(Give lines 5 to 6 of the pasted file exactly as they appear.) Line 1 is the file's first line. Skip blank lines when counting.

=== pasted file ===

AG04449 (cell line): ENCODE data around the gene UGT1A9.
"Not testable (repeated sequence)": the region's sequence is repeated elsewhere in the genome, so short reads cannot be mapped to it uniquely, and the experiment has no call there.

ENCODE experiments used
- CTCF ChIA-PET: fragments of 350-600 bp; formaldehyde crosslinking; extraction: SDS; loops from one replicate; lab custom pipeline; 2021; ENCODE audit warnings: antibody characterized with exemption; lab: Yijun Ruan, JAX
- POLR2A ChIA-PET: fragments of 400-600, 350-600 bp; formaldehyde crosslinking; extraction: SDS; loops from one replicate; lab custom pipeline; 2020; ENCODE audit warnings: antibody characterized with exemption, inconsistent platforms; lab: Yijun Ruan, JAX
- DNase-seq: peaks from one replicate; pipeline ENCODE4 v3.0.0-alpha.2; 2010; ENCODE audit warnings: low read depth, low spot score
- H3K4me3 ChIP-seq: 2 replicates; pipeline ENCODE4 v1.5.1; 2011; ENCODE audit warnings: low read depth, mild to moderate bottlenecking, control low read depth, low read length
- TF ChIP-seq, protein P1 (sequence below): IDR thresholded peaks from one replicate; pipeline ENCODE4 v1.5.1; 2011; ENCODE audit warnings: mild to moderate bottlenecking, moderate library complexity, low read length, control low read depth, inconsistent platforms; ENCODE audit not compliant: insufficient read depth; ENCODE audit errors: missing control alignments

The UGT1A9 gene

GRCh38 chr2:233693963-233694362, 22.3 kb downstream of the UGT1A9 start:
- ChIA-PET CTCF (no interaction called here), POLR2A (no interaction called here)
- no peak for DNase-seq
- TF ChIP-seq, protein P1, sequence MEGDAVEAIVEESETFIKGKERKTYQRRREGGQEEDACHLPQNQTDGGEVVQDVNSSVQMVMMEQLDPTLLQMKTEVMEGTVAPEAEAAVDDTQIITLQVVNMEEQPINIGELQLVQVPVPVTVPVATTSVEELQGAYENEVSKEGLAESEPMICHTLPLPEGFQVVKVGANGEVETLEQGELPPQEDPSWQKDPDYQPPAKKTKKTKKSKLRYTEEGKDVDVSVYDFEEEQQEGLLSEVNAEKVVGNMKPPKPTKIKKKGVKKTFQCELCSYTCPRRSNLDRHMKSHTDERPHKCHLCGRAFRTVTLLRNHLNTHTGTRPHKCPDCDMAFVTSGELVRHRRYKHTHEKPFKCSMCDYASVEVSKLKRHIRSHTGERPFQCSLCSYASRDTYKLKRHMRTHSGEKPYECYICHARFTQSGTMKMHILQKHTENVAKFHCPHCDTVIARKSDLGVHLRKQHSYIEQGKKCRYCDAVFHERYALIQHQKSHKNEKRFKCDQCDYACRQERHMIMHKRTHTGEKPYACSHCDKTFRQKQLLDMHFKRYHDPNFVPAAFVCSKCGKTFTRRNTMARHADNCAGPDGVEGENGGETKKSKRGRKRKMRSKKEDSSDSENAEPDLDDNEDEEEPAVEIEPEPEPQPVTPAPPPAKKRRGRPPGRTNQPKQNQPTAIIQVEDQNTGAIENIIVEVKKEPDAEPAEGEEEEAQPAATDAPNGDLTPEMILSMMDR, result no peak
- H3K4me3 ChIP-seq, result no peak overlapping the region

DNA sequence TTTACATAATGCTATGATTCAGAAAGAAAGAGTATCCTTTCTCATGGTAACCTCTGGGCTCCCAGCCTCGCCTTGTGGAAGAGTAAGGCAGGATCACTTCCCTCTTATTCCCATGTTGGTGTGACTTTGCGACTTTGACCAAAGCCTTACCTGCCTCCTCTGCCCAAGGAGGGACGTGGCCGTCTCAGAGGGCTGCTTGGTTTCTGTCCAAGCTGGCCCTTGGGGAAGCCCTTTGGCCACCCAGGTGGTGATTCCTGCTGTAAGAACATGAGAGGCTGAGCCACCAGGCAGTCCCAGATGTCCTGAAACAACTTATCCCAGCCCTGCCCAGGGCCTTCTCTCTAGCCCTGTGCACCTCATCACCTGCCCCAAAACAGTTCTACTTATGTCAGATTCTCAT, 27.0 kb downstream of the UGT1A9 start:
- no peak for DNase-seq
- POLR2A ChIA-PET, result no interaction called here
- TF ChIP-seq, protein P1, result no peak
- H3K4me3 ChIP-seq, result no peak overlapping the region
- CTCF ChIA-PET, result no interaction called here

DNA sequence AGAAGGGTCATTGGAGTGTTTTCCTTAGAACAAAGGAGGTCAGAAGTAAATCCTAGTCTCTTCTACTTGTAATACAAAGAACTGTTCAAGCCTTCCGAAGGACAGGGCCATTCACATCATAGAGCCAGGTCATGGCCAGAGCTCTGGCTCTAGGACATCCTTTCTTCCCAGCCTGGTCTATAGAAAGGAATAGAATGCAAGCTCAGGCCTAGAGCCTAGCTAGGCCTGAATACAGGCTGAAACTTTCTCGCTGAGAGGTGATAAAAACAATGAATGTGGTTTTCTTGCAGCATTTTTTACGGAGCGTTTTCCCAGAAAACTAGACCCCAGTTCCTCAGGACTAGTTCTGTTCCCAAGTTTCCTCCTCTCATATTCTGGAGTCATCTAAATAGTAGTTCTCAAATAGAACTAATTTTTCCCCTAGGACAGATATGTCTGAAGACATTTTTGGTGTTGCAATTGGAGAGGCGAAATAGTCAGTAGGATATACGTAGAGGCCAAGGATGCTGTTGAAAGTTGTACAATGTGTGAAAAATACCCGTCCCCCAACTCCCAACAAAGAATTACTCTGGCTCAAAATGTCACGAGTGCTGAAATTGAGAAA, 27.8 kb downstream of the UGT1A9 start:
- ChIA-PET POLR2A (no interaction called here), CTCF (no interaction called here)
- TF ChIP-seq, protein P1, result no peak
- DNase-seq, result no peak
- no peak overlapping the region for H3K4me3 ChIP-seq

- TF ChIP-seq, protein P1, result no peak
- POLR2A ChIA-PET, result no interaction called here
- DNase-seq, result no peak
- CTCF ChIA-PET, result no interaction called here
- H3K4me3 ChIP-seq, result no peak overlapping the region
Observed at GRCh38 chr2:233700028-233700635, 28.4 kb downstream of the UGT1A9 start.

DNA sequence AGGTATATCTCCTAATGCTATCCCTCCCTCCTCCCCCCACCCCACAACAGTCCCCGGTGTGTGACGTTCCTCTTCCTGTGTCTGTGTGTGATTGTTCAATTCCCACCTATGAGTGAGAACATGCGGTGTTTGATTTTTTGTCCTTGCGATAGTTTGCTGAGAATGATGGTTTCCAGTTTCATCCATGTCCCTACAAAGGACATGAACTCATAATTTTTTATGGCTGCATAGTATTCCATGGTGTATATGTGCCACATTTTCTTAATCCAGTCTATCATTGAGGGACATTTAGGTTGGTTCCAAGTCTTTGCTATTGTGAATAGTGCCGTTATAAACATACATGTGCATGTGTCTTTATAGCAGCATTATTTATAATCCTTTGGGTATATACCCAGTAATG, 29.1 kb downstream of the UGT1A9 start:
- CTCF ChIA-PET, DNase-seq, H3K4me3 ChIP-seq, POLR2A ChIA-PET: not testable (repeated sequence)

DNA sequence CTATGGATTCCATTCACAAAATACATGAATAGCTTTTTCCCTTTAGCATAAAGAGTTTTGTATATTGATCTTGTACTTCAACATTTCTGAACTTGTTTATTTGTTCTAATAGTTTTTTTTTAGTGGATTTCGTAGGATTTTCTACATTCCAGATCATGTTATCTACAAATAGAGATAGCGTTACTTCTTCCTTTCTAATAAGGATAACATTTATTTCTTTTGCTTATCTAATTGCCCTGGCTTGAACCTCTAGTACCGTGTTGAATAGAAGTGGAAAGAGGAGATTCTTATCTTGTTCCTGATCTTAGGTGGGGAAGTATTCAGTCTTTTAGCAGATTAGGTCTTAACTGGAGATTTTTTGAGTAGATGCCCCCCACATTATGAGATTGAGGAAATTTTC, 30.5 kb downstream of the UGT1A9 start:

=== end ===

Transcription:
- POLR2A ChIA-PET: fragments of 400-600, 350-600 bp; formaldehyde crosslinking; extraction: SDS; loops from one replicate; lab custom pipeline; 2020; ENCODE audit warnings: antibody characterized with exemption, inconsistent platforms; lab: Yijun Ruan, JAX
- DNase-seq: peaks from one replicate; pipeline ENCODE4 v3.0.0-alpha.2; 2010; ENCODE audit warnings: low read depth, low spot score